The Review: Lukshon


It’s usually the other way around. A high-end chef goes downscale for his or her flagship restaurant’s spinoff. Think bistro, cafe or burger spot. But Sang Yoon, chef-owner of the phenomenally successful Father’s Office, forges his own path. He’s gone from a modest bar with food to an elegant but still casual Asian restaurant, possibly the most anticipated of the season’s openings.

Not an easy jump. But though there’s much to like about the new Lukshon in Culver City — the spicy chicken pops, the crispy coconut rice cakes, the Malaysian spiced short ribs! — in many ways it’s still a work in progress.

In 2000, the former Michael’s chef broke out on his own by buying a funky old bar named Father’s Office on Montana Avenue in Santa Monica. It wasn’t an obvious move for such an accomplished chef at the time. And it’s not as if Yoon brought in a fancy designer to rework the space. He left it pretty much as it was, upgraded the beer list considerably and sent out his newly minted Office Burger and sweet potato fries served in an adorable miniature shopping cart. Burger fans swooned over Yoon’s version with caramelized onions, a tantalizing applewood-smoked bacon compote and blue cheese.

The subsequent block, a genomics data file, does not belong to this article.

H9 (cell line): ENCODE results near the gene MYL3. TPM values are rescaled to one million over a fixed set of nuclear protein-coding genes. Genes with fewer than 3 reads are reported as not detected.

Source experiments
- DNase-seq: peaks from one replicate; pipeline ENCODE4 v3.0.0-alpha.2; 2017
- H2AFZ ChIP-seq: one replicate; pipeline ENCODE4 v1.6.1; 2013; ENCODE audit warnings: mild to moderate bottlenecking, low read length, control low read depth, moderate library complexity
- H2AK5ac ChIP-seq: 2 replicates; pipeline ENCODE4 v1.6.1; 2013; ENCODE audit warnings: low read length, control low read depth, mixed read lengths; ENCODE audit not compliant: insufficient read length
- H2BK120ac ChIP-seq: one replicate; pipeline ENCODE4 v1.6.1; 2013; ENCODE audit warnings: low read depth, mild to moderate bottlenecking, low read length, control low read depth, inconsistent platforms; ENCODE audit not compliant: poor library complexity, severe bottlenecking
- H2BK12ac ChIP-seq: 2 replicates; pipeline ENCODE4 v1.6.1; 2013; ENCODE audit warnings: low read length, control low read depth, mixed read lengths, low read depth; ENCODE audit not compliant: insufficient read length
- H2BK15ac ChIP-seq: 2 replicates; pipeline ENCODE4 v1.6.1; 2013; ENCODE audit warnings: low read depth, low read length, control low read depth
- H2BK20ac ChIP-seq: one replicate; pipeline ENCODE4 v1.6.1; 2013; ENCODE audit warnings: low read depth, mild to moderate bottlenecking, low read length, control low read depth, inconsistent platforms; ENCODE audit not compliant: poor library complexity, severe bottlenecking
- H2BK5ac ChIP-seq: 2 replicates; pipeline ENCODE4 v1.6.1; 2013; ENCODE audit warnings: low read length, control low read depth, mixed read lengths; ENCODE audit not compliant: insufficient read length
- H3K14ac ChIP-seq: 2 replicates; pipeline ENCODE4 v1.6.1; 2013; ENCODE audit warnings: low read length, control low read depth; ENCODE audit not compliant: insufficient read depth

At the height of the frenzy, we even brought one of his burgers into the Times Test Kitchen to dissect its flavors. (We came pretty close.) “Our Office Burger” from August 2002 is still one of Times readers’ favorite recipes.

Next, the prescient chef caught up with the Culver City restaurant scene just at the right moment with a second Father’s Office in the Helms Bakery complex. Building it out took forever, though, an agony for burger aficionados. For Yoon, everything had to be just right. Father’s Office 2.0 opened in April 2008, claiming a sprawling space on Helms Avenue complete with a long bar and a massive outdoor terrace. The new gastropub had a bigger kitchen too, which meant an expanded menu.

Big success. Lines. Every seat filled. Then came word that Yoon wanted to open a noodle parlor or some such, which made entire sense. Now that he was king of the burger, why not take on something Asian? Noodles are cheap, right? Perfect for his base of students, young professionals, freelancers and burger hounds.